<
>

Belichick talks draft with Sirius Radio

Patriots coach Bill Belichick was a guest on Sirius NFL Radio’s “Movin’ the Chains” program with Pat Kirwan and Jim Miller this afternoon, and he shared insight on the NFL Draft.

Some of the highlights from this perspective:

Front-7 evaluations could eventually define success. In the final analysis, this is the area that Belichick believes could define the draft. “I think that’s really going to be a key part in this whole draft. I think when we look back on it in a couple of years, and evaluate it, it will probably come down to which teams are able to evaluate those front-7 positions the best. There are going to be a lot of those players taken high, whether they [are] defensive linemen or defensive ends/outside linebackers.” When it comes to the defensive ends/outside linebackers, Belichick then pointed out a trend in college football; there simply aren't a lot of true linebackers at the end of the line of scrimmage who play in a two-point stance. "You have to make that decision, with the Robert Quinns and the Justin Houstons of the world, and all those guys, how well you think they can play on their feet, or how much you want to play them down. We dealt with that last year when we drafted Jermaine Cunningham, but when you look through the league, just about everybody's got those players. Last year, it was Koa Misi down to Miami. You just have to project how well those guys are going to be able to play on their feet, or how much you want to play them down, and treat them pretty much as defensive ends even though you have a 3-4 base defense. Those are tough decisions, tough evaluations, but they are every year."

Patriots and trades. Belichick pointed out that “we’ve definitely been contacted by teams below us, offering [us] to move back, and [teams] seeing if we want to move up into a better position. Of course, that usually doesn’t get finalized until draft day, but there definitely seems to be a lot of interest in our draft picks. As you know, we’re not afraid to trade them.”

Having the 28th and 33rd picks. The Patriots have selections close to each other – 28 and 33 – and Belichick touched on that dynamic. “We kind of have two picks there, pretty close to each other, and sometimes that has some dynamics – it’s one of two spots somebody can move into, instead of just one. One way or another, if teams want to deal, I think we’ll be one of the teams that they might want to talk to.” Belichick added that there are plenty of good players on the board and the goal is “sooner or later [to] convert those into productive players. That’s really our goal, to take those three days and improve our football team and get better football players on the team. Hopefully we’ll be able to do that.”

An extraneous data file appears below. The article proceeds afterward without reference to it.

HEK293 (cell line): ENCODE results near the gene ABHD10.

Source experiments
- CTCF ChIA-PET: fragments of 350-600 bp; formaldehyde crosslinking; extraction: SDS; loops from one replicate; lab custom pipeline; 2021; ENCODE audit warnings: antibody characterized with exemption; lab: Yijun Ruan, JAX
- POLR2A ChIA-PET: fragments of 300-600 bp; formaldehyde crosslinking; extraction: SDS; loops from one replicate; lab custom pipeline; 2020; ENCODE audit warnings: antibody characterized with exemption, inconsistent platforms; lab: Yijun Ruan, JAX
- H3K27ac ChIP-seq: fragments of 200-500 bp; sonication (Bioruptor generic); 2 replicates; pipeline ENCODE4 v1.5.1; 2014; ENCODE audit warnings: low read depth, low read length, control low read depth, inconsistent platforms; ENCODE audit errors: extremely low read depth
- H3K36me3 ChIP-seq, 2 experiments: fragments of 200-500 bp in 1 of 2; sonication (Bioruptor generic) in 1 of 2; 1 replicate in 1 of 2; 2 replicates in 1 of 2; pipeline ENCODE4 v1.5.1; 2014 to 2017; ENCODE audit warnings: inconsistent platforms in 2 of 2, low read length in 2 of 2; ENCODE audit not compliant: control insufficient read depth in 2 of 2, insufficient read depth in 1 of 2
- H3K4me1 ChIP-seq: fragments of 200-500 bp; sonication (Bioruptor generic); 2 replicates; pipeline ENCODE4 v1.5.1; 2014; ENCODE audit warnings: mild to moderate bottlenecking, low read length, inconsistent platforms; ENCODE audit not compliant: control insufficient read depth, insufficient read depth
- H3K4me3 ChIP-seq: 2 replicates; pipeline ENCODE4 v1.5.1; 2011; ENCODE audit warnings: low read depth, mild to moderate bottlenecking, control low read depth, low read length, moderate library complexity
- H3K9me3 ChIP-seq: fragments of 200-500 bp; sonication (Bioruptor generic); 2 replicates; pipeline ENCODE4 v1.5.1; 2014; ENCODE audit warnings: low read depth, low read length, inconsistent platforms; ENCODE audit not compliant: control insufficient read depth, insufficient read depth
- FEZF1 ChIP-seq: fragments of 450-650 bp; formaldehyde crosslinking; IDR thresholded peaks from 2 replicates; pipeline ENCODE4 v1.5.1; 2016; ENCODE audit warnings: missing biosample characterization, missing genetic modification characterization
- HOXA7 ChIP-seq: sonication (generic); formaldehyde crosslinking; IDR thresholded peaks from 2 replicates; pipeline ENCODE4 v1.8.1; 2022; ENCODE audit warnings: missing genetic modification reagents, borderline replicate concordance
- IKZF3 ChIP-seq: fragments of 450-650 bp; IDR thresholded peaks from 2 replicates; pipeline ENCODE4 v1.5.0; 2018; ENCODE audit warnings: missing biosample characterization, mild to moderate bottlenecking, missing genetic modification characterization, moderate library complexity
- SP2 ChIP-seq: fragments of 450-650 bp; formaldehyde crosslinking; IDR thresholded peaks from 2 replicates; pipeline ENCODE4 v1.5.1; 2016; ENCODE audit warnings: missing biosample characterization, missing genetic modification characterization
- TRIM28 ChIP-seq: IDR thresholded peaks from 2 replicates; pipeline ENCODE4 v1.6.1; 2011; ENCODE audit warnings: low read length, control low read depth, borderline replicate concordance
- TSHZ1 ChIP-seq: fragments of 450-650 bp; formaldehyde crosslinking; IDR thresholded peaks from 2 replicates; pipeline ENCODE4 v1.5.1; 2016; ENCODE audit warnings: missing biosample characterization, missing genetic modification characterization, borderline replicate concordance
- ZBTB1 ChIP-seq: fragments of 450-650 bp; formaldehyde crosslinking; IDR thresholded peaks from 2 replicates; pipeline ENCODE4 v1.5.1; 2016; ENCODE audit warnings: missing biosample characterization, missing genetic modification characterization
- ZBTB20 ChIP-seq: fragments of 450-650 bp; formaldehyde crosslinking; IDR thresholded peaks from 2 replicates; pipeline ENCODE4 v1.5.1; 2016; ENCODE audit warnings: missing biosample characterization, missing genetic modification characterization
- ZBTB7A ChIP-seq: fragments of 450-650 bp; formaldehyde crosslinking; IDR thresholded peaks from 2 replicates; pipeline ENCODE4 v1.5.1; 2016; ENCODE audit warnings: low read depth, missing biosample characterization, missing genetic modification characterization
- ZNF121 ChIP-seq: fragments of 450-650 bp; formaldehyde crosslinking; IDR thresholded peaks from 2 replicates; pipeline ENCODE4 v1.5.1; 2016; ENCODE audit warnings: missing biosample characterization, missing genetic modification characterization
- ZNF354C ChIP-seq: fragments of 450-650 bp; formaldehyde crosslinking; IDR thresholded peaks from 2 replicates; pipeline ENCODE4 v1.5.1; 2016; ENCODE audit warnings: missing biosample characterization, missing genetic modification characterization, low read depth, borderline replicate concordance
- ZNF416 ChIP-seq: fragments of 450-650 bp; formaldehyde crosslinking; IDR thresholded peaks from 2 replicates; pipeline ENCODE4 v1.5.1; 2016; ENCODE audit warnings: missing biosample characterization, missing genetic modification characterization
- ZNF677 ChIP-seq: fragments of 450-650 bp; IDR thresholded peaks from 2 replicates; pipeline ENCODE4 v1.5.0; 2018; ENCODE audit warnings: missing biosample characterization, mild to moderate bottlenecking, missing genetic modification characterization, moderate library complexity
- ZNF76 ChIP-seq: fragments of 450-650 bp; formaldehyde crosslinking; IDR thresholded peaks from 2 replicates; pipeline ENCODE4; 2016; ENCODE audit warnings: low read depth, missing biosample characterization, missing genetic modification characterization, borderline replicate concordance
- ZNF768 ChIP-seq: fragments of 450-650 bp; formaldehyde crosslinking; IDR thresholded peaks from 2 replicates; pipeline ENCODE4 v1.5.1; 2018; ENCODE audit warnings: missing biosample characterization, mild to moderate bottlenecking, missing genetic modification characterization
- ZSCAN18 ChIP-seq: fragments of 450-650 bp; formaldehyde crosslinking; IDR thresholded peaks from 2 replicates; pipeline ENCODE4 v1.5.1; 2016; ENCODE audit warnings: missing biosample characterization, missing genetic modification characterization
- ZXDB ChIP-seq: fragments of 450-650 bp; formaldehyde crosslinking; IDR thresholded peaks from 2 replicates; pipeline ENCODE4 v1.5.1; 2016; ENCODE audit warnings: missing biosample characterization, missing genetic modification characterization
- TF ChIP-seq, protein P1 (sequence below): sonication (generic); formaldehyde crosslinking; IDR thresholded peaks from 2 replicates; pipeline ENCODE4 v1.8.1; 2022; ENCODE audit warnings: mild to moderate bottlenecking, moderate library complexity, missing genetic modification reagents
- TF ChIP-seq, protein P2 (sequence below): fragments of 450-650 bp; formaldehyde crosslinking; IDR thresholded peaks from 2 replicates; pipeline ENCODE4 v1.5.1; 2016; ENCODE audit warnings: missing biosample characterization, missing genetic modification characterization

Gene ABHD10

Quarterbacks on Belichick’s mind. Belichick referenced the league-wide interest in the quarterback position. It sounds like he thinks that’s a key in this draft. “It will be interesting to see how the whole quarterback thing plays out and how quickly those quarterbacks come off the board. It seems like there are a number of teams interested in them. That may or may not have an effect on the [trade] movement in the first round, relative to that position.”

Bigger corners in this draft. Belichick mentioned that "this is a year where there are more bigger corners, guys who are 5-10, 5-11, or 6-feet than we've seen at a long time at that position. At least 80 percent of the corners on everyone's board would be in that category, which is not always the case." On the flip side, Belichick noted that this is a year with a lot of smaller running backs.

Depth along the lines. Belichick pointed to defensive line and offensive line as positions of good depth in the draft. "The offensive tackle is a very interesting board," he said. Part of what makes it interesting is that there is less concern with a group of tackles when projecting them to guard than what there would normally be.

Draft board taking shape. Belichick said the Patriots are at the stage where they are establishing their final values and going through final medical checks. “Then you get to the last couple of days before the draft and you really can start to formulate some draft strategy based on other teams, other needs, and the calls you start getting.”

Weeding through misinformation. Belichick said teams can gather information right up until draft day, but he stressed that the “most important thing that a player has is his 3 or 4 years of production and performance. That carries a lot of weight and that’s already in the books. That plays the biggest role in where the player’s actual value [ends up].”